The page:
Euresti v. Colvin
MEMORANDUM OPINION AND ORDER that the ALJ applied the proper legal standards in this case and that her findings are supported by substantial evidence in the record. Accordingly, the decision of the Commissioner of the Social Security Administration finding that Edna Sue Euresti is not disabled is HEREBY AFFIRMED. Signed by Judge Andrew W. Austin. (klw)
IN THE UNITED STATES DISTRICT COURT
FOR THE WESTERN DISTRICT OF TEXAS
EDNA SUE EURESTI
CAROLYN W. COLVIN, ACTING
COMMISSIONER OF THE SOCIAL
MEMORANDUM OPINION AND ORDER
Before the Court are Plaintiff’s Brief in Support of Claim, filed on August 26, 2015 (Dkt. No.
18), and Defendant’s Brief in Support of the Commissioner’s Decision, filed on September 11, 2015
(Dkt. No. 20). Also before the Court is the Social Security record filed in this case (Cited as “Tr.”).
I. General Background
On December 29, 2011, Plaintiff Edna Sue Euresti (“Euresti”)1 filed applications for both
disability insurance benefits and supplemental security income alleging she became unable to work
on July 30, 2010, due to diabetes, peripheral neuropathy, fibromyalgia, high blood pressure,
cholesterol problems, vision problems, depression and anxiety. After the Agency denied her
application initially and again on reconsideration, Euresti requested an administrative hearing.
Euresti and her attorney, Natalie Karam, and the vocational expert, Mary May, attended the
administrative hearing before Administrative Law Judge (“ALJ”) Barbara C. Marquardt on March
20, 2013. On July 16, 2013, the ALJ issued a decision finding that Euresti was not disabled under
the Act. The Appeals Council denied Euresti’s request for review on October 27, 2014.
Euresti has exhausted her administrative remedies and now seeks judicial review of the
administrative proceedings under 42 U.S.C. § 405(g).
Euresti was 54 years-old at the time of the ALJ’s decision.
II. Standard of Review
The Social Security Act defines “disability” as an “inability to engage in any substantial
gainful activity by reason of any medically determinable physical or mental impairment . . . which
has lasted or can be expected to last for a continuous period of not less than 12 months.” 42 U.S.C.
§ 423(d)(1)(A). To determine if a claimant is able to engage in “substantial gainful activity” (and
therefore if he is disabled) the Social Security Commissioner uses a five-step analysis:
a claimant who is working, engaging in a substantial gainful activity, will not be
found to be disabled no matter what the medical findings are;
a claimant will not be found to be disabled unless he has a “severe impairment”;
a claimant whose impairment meets or is equivalent to an impairment listed in
Appendix 1 of the regulations will be considered disabled without the need to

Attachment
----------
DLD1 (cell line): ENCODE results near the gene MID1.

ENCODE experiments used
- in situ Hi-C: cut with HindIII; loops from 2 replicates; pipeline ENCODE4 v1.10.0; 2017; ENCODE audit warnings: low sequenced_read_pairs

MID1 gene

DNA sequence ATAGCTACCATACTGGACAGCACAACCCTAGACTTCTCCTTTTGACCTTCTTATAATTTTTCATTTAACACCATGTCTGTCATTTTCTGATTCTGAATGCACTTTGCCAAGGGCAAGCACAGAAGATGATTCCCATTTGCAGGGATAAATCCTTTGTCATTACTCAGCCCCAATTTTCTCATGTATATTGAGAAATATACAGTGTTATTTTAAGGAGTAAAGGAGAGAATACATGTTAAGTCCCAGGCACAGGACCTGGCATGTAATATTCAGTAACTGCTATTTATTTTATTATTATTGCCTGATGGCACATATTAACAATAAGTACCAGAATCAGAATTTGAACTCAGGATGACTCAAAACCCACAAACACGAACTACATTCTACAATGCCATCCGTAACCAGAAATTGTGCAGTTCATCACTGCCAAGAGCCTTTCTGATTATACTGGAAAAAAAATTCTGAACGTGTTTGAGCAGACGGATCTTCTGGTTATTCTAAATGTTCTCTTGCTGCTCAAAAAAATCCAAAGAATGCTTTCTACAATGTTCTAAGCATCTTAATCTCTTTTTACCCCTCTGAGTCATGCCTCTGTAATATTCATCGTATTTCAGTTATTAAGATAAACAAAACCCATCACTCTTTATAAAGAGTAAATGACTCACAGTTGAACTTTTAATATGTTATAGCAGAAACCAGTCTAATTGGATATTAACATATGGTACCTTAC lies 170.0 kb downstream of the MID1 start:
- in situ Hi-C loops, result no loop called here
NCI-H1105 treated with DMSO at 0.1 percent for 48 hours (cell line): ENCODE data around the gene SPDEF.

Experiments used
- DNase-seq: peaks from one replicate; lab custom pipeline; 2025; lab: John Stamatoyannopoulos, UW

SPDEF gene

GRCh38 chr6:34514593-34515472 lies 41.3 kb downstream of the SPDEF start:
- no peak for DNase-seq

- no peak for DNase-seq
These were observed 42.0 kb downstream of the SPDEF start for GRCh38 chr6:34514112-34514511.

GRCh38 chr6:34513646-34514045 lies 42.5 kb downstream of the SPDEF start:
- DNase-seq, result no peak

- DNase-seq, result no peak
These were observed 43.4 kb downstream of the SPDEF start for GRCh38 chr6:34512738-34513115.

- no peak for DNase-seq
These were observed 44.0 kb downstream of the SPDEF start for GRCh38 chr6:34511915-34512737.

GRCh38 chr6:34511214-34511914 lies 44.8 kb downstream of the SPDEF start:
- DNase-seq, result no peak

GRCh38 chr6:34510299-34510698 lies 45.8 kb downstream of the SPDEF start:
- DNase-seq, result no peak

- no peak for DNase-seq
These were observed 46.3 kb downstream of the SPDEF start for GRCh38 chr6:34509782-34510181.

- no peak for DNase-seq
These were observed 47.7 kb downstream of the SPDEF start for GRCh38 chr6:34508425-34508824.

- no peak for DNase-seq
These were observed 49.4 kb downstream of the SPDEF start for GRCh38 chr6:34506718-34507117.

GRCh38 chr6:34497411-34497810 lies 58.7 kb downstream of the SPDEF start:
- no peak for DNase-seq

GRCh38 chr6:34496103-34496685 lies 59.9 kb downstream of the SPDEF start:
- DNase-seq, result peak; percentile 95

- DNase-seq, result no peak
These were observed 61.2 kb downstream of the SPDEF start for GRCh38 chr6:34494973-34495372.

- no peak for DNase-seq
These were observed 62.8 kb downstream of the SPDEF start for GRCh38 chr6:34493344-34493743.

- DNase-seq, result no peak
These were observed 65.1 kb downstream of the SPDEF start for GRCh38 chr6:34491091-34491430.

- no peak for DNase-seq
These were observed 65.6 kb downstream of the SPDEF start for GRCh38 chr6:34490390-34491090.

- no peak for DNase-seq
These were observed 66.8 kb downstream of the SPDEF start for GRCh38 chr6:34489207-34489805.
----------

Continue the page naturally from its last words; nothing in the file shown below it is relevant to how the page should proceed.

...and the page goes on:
consider vocational factors;
a claimant who is capable of performing work that he has done in the past must be
found “not disabled”; and
if the claimant is unable to perform his previous work as a result of his impairment,
then factors such as his age, education, past work experience, and residual functional
capacity must be considered to determine whether he can do other work.
20 C.F.R. § 404.1520; Bowling v. Shalala, 36 F.3d 431, 435 (5th Cir. 1994). A finding of disability
or no disability at any step is conclusive and terminates the analysis. Greenspan v. Shalala, 38 F.3d
232, 236 (5th Cir. 1994). The claimant has the burden of proof for the first four steps; at step five,
the burden initially shifts to the Commissioner to identify other work the applicant is capable of
performing. Selders v. Sullivan, 914 F.2d 614, 618 (5th Cir. 1990). Then, if the Commissioner
“fulfills [his] burden of pointing out potential alternative employment, the burden . . . shifts back to
the claimant to prove that he is unable to perform the alternate work.” Id. (citation omitted).
Judicial review of the Commissioner’s final decision under the Social Security Act, 42
U.S.C. § 405(g), is limited to two inquiries: (1) whether substantial evidence supports the
Commissioner’s decision, and (2) whether the Commissioner correctly applied the relevant legal
standards. Kinash v. Callahan, 129 F.3d 736, 738 (5th Cir. 1997). Substantial evidence is more than
a scintilla of evidence but less than a preponderance—in other words, “such relevant evidence as a
reasonable mind might accept as adequate to support a conclusion.” Martinez v. Chater, 64 F.3d
172, 173 (5th Cir. 1995). The Court considers four elements of proof when determining whether
there is substantial evidence of a disability: (1) objective medical facts; (2) diagnoses and opinions
of treating and examining physicians; (3) the claimant’s subjective evidence of pain and disability;
and (4) the claimant’s age, education, and work history. Id. at 174. However, the reviewing court
may not reweigh the evidence, try the issues de novo, or substitute its judgment for that of the
Commissioner. Greenspan, 38 F.3d at 236. The Court may only scrutinize the record to determine
whether it contains substantial evidence to support the Commissioner’s decision. Leggett v. Chater,
67 F.3d 558, 564 (5th Cir. 1995). If the Court finds substantial evidence to support the decision, the
Court must uphold the decision. See Selders v. Sullivan, 914 F.2d 614, 617 (5th Cir. 1990) (“If the
. . . findings are supported by substantial evidence, they are conclusive and must be affirmed.”); 42
U.S.C. § 405(g).
The ALJ employed the regulations’ five-step sequential evaluation process to determine
whether Euresti was disabled. 20 C.F.R. § 404.1520(a). See Tr. 10-23. At the first step, the ALJ
determined that Euresti had not engaged in substantial gainful activity since July 30, 2010. At the
second step, the ALJ found that Euresti suffers from severe impairments of obesity, diabetes
mellitus, fibromyalgia, diabetic neuropathy, history of right rotator cuff tear with subsequent surgical
repair, degenerative disc disease of the cervical spine, and depression. At step three, the ALJ found